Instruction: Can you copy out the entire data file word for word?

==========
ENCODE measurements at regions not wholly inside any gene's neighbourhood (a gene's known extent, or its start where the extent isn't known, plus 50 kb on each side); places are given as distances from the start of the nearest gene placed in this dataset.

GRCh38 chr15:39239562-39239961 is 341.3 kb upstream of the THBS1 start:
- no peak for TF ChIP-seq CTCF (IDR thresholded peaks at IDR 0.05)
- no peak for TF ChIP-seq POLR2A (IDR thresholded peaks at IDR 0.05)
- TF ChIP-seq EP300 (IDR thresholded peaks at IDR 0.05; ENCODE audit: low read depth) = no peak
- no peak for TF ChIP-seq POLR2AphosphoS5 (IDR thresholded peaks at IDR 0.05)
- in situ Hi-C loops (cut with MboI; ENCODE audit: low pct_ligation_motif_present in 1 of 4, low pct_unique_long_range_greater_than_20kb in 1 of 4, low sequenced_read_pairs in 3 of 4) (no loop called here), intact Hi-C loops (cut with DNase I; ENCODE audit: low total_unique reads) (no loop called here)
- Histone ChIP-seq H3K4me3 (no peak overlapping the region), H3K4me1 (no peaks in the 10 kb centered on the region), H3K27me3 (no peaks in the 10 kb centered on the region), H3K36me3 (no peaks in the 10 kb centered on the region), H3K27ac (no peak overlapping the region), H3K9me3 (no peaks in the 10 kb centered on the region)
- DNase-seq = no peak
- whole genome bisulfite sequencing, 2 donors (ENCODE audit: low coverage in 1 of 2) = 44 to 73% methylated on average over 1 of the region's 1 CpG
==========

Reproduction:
ENCODE measurements at regions not wholly inside any gene's neighbourhood (a gene's known extent, or its start where the extent isn't known, plus 50 kb on each side); places are given as distances from the start of the nearest gene placed in this dataset.

GRCh38 chr15:39239562-39239961 is 341.3 kb upstream of the THBS1 start:
- no peak for TF ChIP-seq CTCF (IDR thresholded peaks at IDR 0.05)
- no peak for TF ChIP-seq POLR2A (IDR thresholded peaks at IDR 0.05)
- TF ChIP-seq EP300 (IDR thresholded peaks at IDR 0.05; ENCODE audit: low read depth) = no peak
- no peak for TF ChIP-seq POLR2AphosphoS5 (IDR thresholded peaks at IDR 0.05)
- in situ Hi-C loops (cut with MboI; ENCODE audit: low pct_ligation_motif_present in 1 of 4, low pct_unique_long_range_greater_than_20kb in 1 of 4, low sequenced_read_pairs in 3 of 4) (no loop called here), intact Hi-C loops (cut with DNase I; ENCODE audit: low total_unique reads) (no loop called here)
- Histone ChIP-seq H3K4me3 (no peak overlapping the region), H3K4me1 (no peaks in the 10 kb centered on the region), H3K27me3 (no peaks in the 10 kb centered on the region), H3K36me3 (no peaks in the 10 kb centered on the region), H3K27ac (no peak overlapping the region), H3K9me3 (no peaks in the 10 kb centered on the region)
- DNase-seq = no peak
- whole genome bisulfite sequencing, 2 donors (ENCODE audit: low coverage in 1 of 2) = 44 to 73% methylated on average over 1 of the region's 1 CpG